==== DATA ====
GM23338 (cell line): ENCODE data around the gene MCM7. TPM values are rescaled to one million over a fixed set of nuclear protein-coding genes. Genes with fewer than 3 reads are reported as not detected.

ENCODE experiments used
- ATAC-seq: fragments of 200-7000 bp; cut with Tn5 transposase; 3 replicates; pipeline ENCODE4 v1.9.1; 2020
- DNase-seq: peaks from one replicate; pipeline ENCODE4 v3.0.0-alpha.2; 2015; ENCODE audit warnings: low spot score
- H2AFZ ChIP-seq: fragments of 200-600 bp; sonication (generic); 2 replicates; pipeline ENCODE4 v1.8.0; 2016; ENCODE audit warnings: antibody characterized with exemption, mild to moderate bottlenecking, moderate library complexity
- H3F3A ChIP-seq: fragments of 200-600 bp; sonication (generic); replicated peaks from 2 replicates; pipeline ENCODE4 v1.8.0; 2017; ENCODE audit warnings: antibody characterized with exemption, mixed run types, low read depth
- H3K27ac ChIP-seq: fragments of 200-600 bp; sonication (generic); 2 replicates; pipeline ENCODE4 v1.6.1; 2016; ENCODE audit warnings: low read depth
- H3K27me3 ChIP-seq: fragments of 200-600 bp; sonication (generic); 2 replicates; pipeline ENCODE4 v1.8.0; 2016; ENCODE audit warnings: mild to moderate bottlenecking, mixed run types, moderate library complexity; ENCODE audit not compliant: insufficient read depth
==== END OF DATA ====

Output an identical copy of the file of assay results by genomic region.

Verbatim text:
GM23338 (cell line): ENCODE data around the gene MCM7. TPM values are rescaled to one million over a fixed set of nuclear protein-coding genes. Genes with fewer than 3 reads are reported as not detected.

ENCODE experiments used
- ATAC-seq: fragments of 200-7000 bp; cut with Tn5 transposase; 3 replicates; pipeline ENCODE4 v1.9.1; 2020
- DNase-seq: peaks from one replicate; pipeline ENCODE4 v3.0.0-alpha.2; 2015; ENCODE audit warnings: low spot score
- H2AFZ ChIP-seq: fragments of 200-600 bp; sonication (generic); 2 replicates; pipeline ENCODE4 v1.8.0; 2016; ENCODE audit warnings: antibody characterized with exemption, mild to moderate bottlenecking, moderate library complexity
- H3F3A ChIP-seq: fragments of 200-600 bp; sonication (generic); replicated peaks from 2 replicates; pipeline ENCODE4 v1.8.0; 2017; ENCODE audit warnings: antibody characterized with exemption, mixed run types, low read depth
- H3K27ac ChIP-seq: fragments of 200-600 bp; sonication (generic); 2 replicates; pipeline ENCODE4 v1.6.1; 2016; ENCODE audit warnings: low read depth
- H3K27me3 ChIP-seq: fragments of 200-600 bp; sonication (generic); 2 replicates; pipeline ENCODE4 v1.8.0; 2016; ENCODE audit warnings: mild to moderate bottlenecking, mixed run types, moderate library complexity; ENCODE audit not compliant: insufficient read depth